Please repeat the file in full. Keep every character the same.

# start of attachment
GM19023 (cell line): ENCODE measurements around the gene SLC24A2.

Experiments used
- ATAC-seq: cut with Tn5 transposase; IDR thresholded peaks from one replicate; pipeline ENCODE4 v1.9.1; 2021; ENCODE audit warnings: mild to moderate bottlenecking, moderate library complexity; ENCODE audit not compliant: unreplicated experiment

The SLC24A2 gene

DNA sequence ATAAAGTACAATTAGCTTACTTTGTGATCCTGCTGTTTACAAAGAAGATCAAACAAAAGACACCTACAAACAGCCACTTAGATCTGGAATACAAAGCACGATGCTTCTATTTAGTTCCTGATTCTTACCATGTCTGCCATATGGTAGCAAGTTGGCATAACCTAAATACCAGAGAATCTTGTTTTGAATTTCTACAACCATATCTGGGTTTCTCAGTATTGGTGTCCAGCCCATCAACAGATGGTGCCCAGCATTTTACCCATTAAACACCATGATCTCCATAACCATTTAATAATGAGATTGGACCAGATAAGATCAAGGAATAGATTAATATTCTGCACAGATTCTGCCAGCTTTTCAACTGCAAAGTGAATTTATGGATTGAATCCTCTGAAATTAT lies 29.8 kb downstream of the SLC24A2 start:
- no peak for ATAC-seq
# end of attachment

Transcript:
GM19023 (cell line): ENCODE measurements around the gene SLC24A2.

Experiments used
- ATAC-seq: cut with Tn5 transposase; IDR thresholded peaks from one replicate; pipeline ENCODE4 v1.9.1; 2021; ENCODE audit warnings: mild to moderate bottlenecking, moderate library complexity; ENCODE audit not compliant: unreplicated experiment

The SLC24A2 gene

DNA sequence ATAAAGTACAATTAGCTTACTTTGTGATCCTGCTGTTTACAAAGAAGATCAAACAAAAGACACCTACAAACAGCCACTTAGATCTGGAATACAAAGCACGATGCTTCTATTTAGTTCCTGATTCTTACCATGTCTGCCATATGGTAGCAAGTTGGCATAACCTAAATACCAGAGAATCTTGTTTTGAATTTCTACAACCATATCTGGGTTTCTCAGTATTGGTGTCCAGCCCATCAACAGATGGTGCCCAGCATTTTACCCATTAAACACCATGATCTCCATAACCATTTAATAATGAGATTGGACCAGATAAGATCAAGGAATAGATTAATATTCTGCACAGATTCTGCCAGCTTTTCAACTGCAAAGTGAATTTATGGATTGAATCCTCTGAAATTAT lies 29.8 kb downstream of the SLC24A2 start:
- no peak for ATAC-seq